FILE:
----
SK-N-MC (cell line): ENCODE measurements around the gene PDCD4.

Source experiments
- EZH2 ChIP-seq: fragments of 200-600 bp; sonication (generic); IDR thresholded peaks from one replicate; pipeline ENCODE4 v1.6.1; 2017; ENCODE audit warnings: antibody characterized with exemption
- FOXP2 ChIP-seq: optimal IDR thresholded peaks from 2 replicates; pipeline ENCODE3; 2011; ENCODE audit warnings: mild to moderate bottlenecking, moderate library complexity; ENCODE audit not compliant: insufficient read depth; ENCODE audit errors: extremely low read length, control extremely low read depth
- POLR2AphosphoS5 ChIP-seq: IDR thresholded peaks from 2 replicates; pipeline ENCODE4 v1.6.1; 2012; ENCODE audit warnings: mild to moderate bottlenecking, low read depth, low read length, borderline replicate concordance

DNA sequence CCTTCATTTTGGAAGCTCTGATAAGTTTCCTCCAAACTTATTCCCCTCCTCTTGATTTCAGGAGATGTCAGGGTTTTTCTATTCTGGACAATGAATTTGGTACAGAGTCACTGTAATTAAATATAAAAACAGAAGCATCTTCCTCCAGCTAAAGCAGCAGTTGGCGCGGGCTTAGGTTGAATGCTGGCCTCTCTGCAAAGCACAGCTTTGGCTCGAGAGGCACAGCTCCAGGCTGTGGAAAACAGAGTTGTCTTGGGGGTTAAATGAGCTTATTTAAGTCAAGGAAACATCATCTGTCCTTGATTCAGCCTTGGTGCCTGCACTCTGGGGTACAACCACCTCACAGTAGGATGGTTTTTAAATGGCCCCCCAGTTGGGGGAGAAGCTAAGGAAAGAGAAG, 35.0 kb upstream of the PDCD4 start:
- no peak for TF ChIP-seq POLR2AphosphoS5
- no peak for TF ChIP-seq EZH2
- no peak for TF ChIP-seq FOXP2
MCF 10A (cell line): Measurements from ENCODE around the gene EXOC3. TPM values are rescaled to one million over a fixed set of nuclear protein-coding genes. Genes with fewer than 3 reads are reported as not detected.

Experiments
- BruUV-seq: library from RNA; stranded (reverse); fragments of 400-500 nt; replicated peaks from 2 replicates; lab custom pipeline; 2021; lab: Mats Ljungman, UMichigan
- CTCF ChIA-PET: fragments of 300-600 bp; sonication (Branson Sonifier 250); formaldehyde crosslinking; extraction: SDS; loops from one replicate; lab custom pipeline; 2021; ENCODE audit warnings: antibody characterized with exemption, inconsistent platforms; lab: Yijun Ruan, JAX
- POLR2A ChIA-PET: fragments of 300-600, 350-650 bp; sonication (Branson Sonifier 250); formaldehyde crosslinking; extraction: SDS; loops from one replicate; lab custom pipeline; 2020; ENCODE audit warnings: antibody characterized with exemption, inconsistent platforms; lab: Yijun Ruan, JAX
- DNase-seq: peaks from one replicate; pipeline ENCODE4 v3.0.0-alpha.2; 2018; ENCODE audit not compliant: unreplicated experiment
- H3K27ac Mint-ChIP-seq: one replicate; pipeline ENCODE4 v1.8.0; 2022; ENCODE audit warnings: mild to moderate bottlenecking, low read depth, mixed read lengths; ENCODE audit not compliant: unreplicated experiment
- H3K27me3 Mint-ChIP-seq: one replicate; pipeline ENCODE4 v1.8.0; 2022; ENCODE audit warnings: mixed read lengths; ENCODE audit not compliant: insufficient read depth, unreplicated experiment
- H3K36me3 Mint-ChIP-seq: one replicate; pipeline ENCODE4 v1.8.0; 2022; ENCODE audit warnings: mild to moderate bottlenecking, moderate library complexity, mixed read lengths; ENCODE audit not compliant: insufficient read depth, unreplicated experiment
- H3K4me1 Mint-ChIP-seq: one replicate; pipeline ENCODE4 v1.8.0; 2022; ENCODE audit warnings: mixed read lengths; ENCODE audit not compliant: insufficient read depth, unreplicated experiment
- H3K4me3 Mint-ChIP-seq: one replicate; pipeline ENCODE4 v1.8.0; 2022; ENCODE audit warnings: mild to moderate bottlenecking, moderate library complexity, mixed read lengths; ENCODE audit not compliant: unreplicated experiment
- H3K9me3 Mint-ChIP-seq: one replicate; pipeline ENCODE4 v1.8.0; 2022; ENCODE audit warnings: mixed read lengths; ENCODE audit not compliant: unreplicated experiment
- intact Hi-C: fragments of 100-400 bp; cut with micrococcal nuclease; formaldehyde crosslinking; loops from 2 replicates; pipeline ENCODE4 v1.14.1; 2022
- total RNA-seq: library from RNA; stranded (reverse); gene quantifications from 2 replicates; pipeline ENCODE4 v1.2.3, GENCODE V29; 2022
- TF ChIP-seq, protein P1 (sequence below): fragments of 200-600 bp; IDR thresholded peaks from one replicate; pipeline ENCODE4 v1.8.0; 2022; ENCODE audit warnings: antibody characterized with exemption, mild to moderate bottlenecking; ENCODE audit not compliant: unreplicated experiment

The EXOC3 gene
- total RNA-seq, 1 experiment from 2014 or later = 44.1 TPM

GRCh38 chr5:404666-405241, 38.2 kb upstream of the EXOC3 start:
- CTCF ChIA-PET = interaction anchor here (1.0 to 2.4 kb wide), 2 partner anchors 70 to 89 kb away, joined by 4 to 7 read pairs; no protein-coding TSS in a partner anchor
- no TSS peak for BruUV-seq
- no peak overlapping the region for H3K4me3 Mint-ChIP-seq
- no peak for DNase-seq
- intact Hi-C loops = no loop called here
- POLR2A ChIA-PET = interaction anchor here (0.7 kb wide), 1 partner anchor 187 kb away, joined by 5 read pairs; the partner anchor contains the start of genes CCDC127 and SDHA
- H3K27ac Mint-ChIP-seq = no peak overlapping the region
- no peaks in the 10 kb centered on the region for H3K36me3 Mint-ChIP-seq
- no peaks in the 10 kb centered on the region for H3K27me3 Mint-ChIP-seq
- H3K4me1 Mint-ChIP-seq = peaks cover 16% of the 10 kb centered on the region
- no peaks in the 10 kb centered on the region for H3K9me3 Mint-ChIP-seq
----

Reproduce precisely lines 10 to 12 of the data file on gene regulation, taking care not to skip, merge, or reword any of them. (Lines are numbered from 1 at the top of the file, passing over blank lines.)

MCF 10A (cell line): Measurements from ENCODE around the gene EXOC3. TPM values are rescaled to one million over a fixed set of nuclear protein-coding genes. Genes with fewer than 3 reads are reported as not detected.

Experiments
- BruUV-seq: library from RNA; stranded (reverse); fragments of 400-500 nt; replicated peaks from 2 replicates; lab custom pipeline; 2021; lab: Mats Ljungman, UMichigan